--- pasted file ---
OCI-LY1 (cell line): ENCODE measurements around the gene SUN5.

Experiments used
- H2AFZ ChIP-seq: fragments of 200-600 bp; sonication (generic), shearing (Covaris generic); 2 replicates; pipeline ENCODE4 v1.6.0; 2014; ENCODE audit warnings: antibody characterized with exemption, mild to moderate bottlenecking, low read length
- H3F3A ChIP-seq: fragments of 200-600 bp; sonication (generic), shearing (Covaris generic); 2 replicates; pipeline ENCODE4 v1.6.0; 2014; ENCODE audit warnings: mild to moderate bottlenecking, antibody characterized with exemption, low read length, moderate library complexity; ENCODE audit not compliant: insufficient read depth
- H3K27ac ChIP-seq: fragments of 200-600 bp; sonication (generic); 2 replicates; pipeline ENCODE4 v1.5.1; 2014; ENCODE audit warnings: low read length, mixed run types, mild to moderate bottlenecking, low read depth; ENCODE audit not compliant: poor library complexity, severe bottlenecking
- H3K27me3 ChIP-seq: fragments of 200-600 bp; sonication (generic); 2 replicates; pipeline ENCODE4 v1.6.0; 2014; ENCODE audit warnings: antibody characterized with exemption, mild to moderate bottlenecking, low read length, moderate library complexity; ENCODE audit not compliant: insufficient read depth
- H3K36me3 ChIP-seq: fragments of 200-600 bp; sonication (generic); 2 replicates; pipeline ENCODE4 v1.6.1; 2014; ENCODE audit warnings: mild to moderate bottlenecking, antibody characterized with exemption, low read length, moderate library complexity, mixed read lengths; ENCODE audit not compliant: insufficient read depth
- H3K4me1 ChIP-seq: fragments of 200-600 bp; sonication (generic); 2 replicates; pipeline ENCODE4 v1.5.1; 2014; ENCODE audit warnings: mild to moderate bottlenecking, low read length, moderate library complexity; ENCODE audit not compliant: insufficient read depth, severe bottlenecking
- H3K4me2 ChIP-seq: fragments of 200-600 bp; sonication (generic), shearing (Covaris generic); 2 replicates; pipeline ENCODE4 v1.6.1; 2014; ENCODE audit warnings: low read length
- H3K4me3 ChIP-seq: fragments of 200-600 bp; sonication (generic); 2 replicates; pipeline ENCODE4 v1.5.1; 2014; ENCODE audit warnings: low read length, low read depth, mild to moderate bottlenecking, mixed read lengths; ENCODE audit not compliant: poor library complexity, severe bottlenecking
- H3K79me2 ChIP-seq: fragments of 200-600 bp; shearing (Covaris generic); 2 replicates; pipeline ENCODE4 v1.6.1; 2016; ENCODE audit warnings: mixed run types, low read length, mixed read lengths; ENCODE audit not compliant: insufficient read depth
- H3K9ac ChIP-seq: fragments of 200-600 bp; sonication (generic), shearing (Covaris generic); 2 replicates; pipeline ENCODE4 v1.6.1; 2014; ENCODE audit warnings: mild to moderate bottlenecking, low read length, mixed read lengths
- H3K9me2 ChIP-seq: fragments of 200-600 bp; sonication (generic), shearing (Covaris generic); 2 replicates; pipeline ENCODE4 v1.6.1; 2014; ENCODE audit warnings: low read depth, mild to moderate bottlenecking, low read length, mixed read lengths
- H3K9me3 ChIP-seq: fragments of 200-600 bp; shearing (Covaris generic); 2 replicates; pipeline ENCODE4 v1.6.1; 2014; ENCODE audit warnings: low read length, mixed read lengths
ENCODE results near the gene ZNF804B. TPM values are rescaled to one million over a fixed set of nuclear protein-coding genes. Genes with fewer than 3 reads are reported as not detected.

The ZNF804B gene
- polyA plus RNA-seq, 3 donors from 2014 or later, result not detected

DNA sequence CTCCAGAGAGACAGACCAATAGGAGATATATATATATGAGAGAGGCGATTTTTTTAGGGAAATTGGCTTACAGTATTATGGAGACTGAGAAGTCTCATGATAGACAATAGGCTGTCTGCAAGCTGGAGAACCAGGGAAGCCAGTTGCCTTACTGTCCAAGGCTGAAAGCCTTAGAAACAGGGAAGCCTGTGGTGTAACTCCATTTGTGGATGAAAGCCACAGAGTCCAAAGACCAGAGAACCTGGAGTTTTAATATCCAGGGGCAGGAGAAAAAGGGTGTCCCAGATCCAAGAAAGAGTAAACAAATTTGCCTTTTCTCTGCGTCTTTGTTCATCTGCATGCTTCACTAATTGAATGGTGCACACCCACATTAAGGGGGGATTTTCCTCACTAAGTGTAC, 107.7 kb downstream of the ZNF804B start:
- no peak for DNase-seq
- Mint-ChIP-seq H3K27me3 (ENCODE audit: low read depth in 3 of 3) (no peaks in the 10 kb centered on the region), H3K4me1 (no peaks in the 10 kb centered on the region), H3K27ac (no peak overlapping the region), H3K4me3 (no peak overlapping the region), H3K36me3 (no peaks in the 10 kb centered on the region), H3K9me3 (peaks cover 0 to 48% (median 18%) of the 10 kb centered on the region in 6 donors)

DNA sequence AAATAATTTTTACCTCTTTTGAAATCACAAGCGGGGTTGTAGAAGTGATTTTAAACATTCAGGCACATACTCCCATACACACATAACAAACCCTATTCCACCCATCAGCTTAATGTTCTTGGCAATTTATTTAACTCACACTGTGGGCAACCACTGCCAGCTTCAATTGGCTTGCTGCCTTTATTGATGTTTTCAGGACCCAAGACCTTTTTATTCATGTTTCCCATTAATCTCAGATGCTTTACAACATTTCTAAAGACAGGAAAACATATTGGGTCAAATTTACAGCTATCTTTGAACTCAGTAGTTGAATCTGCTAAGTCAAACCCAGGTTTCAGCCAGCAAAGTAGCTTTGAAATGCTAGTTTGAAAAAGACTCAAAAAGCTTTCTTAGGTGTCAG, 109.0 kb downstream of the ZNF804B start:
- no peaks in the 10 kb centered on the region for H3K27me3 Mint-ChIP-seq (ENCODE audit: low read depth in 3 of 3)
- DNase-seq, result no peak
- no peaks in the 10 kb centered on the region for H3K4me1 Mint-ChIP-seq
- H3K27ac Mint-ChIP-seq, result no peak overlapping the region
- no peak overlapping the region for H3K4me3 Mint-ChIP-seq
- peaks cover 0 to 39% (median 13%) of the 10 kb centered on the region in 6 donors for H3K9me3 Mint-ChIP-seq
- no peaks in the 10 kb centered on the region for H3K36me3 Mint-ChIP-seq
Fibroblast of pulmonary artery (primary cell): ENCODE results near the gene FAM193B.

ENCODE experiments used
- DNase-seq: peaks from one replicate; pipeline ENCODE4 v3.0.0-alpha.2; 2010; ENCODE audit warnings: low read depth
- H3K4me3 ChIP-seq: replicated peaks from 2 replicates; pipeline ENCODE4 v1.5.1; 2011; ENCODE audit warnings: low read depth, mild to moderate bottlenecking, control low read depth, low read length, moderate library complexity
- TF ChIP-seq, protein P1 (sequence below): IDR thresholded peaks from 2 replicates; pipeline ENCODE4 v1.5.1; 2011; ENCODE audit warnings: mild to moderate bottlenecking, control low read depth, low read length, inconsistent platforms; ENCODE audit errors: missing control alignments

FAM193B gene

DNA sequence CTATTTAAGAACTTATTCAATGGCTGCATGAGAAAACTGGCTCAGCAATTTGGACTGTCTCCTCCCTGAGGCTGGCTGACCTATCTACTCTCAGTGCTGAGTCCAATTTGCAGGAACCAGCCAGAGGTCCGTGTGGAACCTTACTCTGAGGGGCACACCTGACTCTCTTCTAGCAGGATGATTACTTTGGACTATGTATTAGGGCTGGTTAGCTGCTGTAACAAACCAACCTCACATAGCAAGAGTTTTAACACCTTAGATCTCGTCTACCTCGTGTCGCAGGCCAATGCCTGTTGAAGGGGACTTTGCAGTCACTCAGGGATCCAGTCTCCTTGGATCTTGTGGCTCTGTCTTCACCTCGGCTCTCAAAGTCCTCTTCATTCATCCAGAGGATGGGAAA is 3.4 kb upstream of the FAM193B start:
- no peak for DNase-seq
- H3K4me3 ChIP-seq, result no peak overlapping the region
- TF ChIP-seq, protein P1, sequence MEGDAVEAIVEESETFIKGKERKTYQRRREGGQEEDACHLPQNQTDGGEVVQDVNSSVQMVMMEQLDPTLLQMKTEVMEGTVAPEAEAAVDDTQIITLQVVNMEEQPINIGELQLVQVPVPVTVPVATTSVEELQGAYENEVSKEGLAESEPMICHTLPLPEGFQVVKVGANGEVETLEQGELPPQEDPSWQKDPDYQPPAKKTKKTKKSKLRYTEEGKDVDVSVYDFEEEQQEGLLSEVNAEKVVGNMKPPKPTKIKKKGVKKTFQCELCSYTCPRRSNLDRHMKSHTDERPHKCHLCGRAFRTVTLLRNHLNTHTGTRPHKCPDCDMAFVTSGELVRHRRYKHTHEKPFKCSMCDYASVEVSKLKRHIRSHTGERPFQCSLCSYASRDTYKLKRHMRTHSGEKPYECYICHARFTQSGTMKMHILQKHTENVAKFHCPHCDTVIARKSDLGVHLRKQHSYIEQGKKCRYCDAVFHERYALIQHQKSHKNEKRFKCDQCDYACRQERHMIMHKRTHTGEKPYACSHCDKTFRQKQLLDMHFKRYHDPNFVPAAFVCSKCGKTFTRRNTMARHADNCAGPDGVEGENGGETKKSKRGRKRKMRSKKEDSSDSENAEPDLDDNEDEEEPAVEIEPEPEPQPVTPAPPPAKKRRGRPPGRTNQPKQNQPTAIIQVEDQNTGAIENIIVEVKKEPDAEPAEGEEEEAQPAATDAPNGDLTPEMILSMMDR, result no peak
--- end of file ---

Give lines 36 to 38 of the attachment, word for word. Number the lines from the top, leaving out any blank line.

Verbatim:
- no peak for DNase-seq
- H3K4me3 ChIP-seq, result no peak overlapping the region
- TF ChIP-seq, protein P1, sequence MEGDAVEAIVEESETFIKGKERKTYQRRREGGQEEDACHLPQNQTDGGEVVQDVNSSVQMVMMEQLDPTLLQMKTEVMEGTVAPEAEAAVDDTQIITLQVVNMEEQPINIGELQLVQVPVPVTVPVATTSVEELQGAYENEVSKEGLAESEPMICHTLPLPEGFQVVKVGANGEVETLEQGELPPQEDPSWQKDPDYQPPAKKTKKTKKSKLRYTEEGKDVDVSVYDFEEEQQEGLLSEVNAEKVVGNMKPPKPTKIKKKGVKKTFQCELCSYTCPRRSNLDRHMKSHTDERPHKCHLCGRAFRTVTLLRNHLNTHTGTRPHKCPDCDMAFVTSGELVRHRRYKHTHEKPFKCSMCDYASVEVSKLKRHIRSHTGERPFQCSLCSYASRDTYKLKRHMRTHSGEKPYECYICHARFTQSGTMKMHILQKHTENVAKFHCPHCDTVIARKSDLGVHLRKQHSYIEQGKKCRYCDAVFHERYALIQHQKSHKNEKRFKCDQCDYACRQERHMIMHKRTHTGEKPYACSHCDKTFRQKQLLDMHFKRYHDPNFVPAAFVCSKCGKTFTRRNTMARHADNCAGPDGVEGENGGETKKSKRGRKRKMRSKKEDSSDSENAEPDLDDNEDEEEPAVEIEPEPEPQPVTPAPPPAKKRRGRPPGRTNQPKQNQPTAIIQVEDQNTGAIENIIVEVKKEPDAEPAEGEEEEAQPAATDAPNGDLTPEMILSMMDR, result no peak